March 4. 2024. 11:42

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The AI Act should use humans to monitor AI only when effective


The EU’s proposed Artificial Intelligence Act (AI Act) wants to use humans to oversee AI-generated decisions, but recent evidence suggests one should carefully test it when it becomes possible.

Nijeer Parks was arrested for a crime he didn’t commit. He was arrested due to an incorrect match produced by a facial recognition algorithm. Being already the third known case of a Black man being wrongfully arrested in the US, these false arrests illustrate the lower accuracy of facial recognition algorithms for Black faces.

But what failed Mr Parks was not just technology. Had police officers double-checked the matching images, they would have noticed the suspect, and Mr Parks did not look alike. The suspect in the photo even wore earrings — whereas Mr. Parks had no piercings. The human police officers should have overseen the algorithmically generated arrest recommendation but failed to do so.

The EU’s proposed AI Act relies heavily on humans overseeing AI decision support systems to prevent harmful outcomes in high-risk applications. Machine learning algorithms increasingly often support human decision-making in settings that are critical for our society: For example, in healthcare, when algorithms recommend which patients should undergo expensive treatments, in hiring decisions, when they suggest which applicant to invite for an interview or in financial loan decisions. In all of these cases, a human has the final say and could adjust or even overrule an algorithmically derived recommendation.

Human oversight of AI systems can work well. One study in a child welfare decision-making context in the United Kingdom found that humans were indeed able to identify poor algorithmic advice. For another illustration, consider Large Language Models like ChatGPT. Presumably, many of the readers of this opinion piece have been trying out such models themselves in the last couple of weeks and probably soon encountered situations in which the chatbots produced obviously nonsensical answers. With these examples in mind, it is easy to imagine applications where human oversight has its place.

Yet all too often, human oversight fails, like in the case of Mr Parks. The evidence that humans often cannot be good supervisors for AI has mounted in recent years. In a new experiment, we show that people cannot accurately assess the advice quality of an advising algorithm.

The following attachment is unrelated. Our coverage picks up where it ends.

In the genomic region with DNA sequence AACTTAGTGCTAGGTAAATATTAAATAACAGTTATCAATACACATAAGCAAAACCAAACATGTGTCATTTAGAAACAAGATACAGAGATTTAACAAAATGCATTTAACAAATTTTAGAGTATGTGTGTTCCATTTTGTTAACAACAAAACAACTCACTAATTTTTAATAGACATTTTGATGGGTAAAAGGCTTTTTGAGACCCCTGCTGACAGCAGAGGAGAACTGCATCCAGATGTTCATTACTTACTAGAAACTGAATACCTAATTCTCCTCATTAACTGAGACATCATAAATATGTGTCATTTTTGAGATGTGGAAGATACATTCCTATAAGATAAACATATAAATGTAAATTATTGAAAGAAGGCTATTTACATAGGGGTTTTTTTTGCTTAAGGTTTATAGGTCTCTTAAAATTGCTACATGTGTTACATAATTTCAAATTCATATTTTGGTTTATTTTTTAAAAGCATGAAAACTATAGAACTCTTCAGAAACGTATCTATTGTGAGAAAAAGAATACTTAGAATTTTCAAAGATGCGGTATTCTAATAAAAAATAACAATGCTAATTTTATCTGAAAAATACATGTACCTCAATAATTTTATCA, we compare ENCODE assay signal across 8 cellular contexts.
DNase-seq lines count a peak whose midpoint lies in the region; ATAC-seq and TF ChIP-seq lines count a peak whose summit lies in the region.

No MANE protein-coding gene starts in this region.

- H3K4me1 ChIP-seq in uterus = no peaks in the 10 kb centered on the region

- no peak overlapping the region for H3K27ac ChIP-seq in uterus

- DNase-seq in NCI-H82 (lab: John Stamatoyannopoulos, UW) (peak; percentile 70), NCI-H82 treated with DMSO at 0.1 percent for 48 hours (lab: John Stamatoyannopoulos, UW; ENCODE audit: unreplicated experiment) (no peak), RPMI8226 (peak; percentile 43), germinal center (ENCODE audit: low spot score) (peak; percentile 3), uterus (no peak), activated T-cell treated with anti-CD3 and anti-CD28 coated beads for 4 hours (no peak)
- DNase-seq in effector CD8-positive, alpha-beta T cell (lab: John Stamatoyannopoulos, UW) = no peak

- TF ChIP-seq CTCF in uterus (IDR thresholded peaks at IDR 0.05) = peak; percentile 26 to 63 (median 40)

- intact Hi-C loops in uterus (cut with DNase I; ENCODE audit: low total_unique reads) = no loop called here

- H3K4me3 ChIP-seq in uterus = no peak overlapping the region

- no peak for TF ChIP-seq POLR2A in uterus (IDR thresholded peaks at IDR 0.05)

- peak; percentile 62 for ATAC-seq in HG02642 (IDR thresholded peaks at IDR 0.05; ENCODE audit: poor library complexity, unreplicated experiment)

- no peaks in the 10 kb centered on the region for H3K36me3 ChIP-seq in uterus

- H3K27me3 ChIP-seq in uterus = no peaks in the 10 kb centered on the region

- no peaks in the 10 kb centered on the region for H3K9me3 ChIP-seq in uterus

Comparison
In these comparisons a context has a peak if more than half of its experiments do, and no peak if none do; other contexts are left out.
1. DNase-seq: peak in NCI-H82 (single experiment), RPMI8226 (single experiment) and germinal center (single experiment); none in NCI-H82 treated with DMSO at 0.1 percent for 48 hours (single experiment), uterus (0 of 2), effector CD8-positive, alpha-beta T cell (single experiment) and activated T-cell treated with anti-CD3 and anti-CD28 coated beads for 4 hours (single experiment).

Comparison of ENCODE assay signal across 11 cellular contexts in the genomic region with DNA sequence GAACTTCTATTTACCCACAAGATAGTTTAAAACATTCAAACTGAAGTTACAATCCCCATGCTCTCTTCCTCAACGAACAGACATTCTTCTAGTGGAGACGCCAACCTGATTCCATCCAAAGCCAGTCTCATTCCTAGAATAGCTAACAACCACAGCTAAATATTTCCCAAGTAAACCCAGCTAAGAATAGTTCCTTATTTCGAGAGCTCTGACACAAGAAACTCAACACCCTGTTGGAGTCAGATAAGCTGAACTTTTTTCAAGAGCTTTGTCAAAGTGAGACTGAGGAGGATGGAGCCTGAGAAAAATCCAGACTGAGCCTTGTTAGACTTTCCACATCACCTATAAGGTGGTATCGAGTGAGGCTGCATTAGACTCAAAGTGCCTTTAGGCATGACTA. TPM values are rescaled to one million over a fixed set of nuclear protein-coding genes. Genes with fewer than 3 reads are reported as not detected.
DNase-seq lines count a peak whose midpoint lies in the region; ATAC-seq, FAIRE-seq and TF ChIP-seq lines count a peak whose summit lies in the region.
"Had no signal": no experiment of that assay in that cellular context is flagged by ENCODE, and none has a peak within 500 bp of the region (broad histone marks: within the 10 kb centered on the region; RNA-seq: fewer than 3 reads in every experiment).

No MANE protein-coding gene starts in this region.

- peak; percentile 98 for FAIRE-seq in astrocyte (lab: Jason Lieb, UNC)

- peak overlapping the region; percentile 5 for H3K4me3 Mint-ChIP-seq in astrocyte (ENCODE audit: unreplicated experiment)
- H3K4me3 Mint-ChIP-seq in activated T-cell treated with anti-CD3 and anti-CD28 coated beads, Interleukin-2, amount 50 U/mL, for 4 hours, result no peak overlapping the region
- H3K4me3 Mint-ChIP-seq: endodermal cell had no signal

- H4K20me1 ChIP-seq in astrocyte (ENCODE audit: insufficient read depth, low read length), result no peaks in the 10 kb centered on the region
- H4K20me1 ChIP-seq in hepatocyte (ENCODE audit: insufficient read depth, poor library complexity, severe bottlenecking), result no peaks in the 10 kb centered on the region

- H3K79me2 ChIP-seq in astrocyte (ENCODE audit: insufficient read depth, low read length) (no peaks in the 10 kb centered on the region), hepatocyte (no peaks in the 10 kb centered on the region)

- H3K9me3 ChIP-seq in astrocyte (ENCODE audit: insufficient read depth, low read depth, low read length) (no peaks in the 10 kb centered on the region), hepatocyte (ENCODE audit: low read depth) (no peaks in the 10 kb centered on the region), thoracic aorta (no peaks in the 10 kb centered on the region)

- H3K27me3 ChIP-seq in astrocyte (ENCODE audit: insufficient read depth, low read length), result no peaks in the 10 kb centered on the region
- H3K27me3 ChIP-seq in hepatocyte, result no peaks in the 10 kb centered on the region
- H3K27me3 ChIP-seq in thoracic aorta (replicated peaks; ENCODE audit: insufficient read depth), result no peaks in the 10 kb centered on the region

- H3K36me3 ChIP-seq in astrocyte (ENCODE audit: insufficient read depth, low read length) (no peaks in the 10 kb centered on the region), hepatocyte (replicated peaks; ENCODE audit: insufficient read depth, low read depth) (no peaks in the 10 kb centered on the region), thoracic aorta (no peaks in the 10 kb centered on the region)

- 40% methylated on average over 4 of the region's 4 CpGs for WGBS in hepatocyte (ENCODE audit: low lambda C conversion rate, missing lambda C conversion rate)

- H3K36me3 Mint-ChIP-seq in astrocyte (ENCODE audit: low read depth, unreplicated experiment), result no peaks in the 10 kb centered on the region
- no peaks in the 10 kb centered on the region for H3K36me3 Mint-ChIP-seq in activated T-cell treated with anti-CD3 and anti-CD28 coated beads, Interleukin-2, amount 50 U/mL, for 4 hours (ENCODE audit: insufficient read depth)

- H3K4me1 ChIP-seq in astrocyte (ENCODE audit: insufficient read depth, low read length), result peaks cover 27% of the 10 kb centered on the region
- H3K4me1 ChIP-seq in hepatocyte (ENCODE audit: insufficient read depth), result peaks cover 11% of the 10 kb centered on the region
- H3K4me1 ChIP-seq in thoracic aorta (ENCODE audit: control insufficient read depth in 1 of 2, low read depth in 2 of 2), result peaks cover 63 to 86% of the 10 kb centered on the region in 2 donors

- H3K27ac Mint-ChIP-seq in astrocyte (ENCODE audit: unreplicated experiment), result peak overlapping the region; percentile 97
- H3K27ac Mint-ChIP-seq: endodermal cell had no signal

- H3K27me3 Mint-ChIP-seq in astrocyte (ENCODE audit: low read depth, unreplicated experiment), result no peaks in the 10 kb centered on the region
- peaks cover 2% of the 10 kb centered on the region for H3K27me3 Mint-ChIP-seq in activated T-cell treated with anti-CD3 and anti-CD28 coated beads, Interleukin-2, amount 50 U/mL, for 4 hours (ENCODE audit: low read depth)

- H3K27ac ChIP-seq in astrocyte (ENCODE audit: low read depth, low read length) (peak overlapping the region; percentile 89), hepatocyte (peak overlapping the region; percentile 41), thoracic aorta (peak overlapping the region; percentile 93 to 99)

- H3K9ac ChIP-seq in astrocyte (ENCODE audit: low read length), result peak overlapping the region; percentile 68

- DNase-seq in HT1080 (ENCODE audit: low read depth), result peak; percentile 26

Participants of the experiment had to solve a simple task and received advice from a supporting algorithm. Unbeknownst to them, we had tampered with the algorithm, resulting in poor recommendations. Despite this, our participants remained steadfast in their reliance on the algorithm, failing to recognise the magnitude of its inaccuracy even after multiple rounds of playing the game. This result from the lab is supported by various field studies: Judges, physicians, and the police have all been found to be poor algorithm monitors.

The reasons for this finding are as intriguing as they are plentiful. Situations where humans make decisions with the help of algorithms, are teeming with psychological effects. For example, to a certain degree, people feel that relying on AI absolves them of their responsibility. Its recommendation sets a seemingly objective default from which it is difficult to deflect.

Often, when the task is perceived as more abstract and mathematical in nature, humans have been found to rely too much on algorithms, a phenomenon termed “algorithmic appreciation”. In other cases, where the setting is perceived as more subjective, one finds “algorithm aversion”, i.e. people erroneously do not follow superior algorithmic advice.

The insight that humans are not infallible overseers of AI has yet to make its way into the draft for the AI Act.

Based on our research, we, therefore, make three recommendations. First, the AI Act should recognise that human oversight is no panacea and can fail. As described above, it depends on the task and the context if human oversight works.

Second, tests assessing the feasibility and efficacy of human oversight in preventing harm should therefore be mandatory for high-risk AI applications. In their most elementary form, such tests would compare actual outcomes under human oversight with the hypothetical outcomes that would have resulted without human intervention. A more advanced test could use context-dependent additional information that might help humans to be effective AI supervisors. An example of such additional information could be to provide timely feedback about past decision outcomes, an approach which has shown promising results in our own research.

Finally, if human oversight is found to fail for a given AI application, one should relinquish on using the AI system in its current form.

Nijeer Parks was released after ten days in jail and spent around $5000 for his defence. Instituting more carefully implemented human oversight has the potential to avoid similar injustices in the future.